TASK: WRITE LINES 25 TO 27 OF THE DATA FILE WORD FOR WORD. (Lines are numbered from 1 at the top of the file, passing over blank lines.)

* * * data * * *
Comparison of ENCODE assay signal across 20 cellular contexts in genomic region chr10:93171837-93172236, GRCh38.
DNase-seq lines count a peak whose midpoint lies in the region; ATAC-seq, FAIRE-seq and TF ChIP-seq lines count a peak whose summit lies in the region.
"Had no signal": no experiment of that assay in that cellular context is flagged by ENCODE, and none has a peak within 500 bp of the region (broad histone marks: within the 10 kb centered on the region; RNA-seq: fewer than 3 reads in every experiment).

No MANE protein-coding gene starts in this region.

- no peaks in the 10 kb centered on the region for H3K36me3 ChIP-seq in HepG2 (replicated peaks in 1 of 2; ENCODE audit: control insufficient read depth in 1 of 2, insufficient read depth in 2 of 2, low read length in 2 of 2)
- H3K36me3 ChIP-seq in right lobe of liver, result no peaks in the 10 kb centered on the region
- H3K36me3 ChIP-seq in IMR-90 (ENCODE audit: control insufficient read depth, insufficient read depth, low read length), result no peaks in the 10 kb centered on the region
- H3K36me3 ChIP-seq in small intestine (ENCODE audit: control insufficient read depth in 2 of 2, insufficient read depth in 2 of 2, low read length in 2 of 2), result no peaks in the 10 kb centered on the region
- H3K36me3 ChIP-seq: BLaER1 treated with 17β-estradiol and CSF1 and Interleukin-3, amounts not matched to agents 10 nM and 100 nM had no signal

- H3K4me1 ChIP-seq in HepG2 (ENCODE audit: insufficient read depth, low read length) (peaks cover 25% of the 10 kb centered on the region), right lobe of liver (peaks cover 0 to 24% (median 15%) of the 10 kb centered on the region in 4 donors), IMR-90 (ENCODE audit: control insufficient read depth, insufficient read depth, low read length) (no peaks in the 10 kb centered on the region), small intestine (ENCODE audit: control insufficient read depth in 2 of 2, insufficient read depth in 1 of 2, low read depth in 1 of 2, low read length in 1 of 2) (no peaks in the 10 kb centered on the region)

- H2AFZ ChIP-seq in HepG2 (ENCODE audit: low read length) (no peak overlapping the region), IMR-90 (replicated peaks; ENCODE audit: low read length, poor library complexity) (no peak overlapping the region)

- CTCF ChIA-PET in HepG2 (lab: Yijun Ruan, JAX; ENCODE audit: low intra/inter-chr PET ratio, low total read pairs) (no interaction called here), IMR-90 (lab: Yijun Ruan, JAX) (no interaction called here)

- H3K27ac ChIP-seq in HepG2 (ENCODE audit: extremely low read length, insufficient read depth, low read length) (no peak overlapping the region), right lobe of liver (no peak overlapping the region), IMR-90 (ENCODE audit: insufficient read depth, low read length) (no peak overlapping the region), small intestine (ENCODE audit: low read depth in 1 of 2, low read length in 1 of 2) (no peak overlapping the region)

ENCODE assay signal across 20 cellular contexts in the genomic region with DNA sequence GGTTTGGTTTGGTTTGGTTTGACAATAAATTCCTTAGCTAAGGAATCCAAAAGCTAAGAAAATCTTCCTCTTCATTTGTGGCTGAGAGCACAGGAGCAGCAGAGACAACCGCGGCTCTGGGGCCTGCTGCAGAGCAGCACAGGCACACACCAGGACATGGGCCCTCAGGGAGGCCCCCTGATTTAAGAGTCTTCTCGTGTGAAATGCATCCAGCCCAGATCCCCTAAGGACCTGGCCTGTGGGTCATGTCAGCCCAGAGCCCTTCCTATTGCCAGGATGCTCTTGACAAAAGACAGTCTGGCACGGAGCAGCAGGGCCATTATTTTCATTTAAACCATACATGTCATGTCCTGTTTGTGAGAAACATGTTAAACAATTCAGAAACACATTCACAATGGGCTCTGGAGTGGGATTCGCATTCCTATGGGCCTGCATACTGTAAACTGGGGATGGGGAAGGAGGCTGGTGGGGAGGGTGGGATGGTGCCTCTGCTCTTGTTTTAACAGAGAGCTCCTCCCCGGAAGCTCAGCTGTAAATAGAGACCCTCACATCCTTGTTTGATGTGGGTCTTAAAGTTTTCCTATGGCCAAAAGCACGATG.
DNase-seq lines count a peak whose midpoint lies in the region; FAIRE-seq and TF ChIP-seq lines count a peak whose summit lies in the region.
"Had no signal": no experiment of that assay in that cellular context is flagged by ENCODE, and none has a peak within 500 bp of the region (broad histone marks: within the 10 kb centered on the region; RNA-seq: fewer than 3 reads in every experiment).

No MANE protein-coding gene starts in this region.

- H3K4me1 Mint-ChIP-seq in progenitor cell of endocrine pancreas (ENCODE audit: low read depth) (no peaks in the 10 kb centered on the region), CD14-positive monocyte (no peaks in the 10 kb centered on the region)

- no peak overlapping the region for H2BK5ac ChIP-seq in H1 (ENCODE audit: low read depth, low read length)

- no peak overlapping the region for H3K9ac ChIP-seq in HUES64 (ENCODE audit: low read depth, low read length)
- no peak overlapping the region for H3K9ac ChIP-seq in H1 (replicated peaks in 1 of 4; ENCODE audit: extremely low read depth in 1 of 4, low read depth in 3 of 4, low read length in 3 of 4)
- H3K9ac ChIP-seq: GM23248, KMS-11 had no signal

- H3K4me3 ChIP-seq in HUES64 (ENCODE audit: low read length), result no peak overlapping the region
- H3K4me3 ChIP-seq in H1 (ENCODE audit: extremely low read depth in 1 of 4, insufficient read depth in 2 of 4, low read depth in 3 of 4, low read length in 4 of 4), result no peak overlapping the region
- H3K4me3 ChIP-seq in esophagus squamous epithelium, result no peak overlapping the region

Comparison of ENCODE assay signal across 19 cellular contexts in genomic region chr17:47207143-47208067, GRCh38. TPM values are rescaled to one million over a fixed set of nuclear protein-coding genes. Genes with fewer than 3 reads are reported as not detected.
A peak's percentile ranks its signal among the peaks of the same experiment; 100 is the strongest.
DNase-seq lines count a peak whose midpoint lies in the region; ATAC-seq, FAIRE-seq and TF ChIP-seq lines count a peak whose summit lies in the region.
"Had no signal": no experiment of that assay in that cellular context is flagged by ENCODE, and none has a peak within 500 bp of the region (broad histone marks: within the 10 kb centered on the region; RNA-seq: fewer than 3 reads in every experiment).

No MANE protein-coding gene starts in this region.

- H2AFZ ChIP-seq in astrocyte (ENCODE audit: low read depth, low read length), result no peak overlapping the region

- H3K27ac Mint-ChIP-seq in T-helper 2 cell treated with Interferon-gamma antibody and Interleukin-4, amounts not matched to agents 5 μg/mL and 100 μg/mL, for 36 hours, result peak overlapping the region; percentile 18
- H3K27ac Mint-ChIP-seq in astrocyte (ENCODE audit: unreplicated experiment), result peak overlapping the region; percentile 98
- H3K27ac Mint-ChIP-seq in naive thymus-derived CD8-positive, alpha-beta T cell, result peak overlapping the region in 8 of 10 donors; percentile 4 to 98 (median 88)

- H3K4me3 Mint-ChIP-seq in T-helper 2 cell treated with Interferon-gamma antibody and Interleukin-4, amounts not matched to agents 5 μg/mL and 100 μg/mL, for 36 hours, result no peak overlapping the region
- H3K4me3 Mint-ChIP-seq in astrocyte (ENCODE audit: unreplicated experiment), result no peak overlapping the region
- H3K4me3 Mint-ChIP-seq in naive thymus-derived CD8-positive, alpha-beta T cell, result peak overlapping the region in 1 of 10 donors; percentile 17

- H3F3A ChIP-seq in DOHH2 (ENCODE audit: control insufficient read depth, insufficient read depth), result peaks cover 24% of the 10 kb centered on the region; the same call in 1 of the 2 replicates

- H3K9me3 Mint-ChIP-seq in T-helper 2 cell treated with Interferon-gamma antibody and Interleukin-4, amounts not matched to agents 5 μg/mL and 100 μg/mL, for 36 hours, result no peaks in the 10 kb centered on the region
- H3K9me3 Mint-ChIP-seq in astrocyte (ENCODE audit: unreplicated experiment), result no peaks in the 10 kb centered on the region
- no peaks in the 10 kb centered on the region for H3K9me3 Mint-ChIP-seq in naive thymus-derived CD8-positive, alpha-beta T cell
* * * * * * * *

- H3K4me3 ChIP-seq in esophagus squamous epithelium, result no peak overlapping the region

Comparison of ENCODE assay signal across 19 cellular contexts in genomic region chr17:47207143-47208067, GRCh38. TPM values are rescaled to one million over a fixed set of nuclear protein-coding genes. Genes with fewer than 3 reads are reported as not detected.
A peak's percentile ranks its signal among the peaks of the same experiment; 100 is the strongest.